One of my main goals as I begin to learn C# is to seriously understand the language as best as possible, right from the start. This is something I’ve neglected to do previously in personal studies or courses I had back in school. I learned the languages fast, but would generally skip over any other information aside from this command is executed this way, none of the – beware when you use it this way and with this thing while it’s doing that thing over there.
First up: String, for all your wordiness
String is a variable type that allows you place a text value into the variable. Doing this will allow you to either manipulate or display the text.
A variable named myOtherString was declared as type string. The variable was then further defined with the value “Other”. When calling the WriteLine method, it will display the text “Other” onto the screen.
Batter up: Int, for Science!… err, Math!
Int is the variable type that allows you enter Integers and perform mathematical equations with them.
Smashing int and strings together, what happens?
So the next question that comes along – what happens when we try to add int and string into a variable of type string… what about into a variable of type int?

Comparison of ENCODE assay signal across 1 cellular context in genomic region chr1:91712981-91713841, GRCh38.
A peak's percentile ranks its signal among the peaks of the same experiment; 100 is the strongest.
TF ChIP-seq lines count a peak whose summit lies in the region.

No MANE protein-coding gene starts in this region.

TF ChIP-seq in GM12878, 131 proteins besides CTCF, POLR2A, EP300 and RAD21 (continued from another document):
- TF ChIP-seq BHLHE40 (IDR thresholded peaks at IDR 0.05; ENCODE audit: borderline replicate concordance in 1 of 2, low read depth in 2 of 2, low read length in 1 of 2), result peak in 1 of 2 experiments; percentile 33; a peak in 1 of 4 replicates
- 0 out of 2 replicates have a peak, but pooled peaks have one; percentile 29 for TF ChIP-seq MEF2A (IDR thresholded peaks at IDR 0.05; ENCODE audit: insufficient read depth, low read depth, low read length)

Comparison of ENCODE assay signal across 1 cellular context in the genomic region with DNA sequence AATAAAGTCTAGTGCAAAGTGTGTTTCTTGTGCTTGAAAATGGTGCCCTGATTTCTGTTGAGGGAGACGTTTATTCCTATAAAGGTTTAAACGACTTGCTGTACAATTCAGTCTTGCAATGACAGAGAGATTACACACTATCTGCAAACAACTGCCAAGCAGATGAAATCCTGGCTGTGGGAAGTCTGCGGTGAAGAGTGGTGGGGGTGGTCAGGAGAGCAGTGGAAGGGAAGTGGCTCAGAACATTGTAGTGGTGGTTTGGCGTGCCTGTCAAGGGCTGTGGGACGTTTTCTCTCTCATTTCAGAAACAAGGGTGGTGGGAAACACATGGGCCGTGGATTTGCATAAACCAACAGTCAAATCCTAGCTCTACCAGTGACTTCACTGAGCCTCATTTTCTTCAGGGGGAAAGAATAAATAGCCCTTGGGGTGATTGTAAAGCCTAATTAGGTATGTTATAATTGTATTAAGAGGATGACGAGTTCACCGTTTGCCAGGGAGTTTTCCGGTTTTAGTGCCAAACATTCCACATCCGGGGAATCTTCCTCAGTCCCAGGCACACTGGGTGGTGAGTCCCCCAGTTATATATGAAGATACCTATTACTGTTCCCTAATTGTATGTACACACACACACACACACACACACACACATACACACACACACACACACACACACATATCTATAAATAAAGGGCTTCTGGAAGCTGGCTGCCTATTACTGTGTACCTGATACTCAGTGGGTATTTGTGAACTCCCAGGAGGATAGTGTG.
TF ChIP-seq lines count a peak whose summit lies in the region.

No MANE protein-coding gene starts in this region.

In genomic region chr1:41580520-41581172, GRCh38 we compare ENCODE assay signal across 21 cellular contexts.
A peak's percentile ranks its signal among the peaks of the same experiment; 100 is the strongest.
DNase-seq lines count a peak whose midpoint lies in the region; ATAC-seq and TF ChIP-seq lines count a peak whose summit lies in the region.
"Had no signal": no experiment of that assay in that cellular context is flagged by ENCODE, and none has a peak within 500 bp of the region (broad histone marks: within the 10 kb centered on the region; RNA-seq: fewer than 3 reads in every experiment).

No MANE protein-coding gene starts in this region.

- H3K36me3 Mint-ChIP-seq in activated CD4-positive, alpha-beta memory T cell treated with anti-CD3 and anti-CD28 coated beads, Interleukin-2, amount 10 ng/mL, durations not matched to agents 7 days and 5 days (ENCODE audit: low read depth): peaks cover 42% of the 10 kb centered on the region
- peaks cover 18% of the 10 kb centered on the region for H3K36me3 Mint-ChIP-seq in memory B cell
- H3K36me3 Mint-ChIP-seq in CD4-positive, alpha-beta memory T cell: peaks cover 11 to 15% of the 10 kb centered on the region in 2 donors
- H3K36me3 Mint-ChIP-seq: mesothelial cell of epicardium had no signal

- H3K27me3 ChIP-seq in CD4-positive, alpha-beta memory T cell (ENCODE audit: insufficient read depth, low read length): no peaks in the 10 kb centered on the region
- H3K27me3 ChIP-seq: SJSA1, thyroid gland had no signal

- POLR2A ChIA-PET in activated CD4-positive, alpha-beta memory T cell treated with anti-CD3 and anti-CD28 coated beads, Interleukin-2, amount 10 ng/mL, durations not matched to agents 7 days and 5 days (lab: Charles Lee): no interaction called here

First – int + string into a string
C# is able to compensate for the fact that myFirstValue is an int when adding it to string it knows to convert the integer 1400 to a string of 1400.
Ok cool. So C# doesn’t freak out when you try to add an int and string into a string, what happens when you add them into an int?
When the variable that the sum is going into is of type int, a squiggly appears underneath the addition of the two values which says “Cannot implicitly convert type ‘string’ to ‘int'” and doesn’t allow you to run the program.
Double is the variable type that is used when a variable needs to hold a decimal number.
Next: Var, the type that’s not a type
(“But that isn’t in the title!”… yeah well the jingle doesn’t work with 4 parameters)
Var is a unique variable type in which it isn’t really a variable type. It’s container that can hold any type of variable, but once it’s been defined as a specific type (int, string, double) it must remain that type.The first two lines define and display myString. The 3rd line creates a new variable that holds the type of variable that myString is and then the 4th displays that type.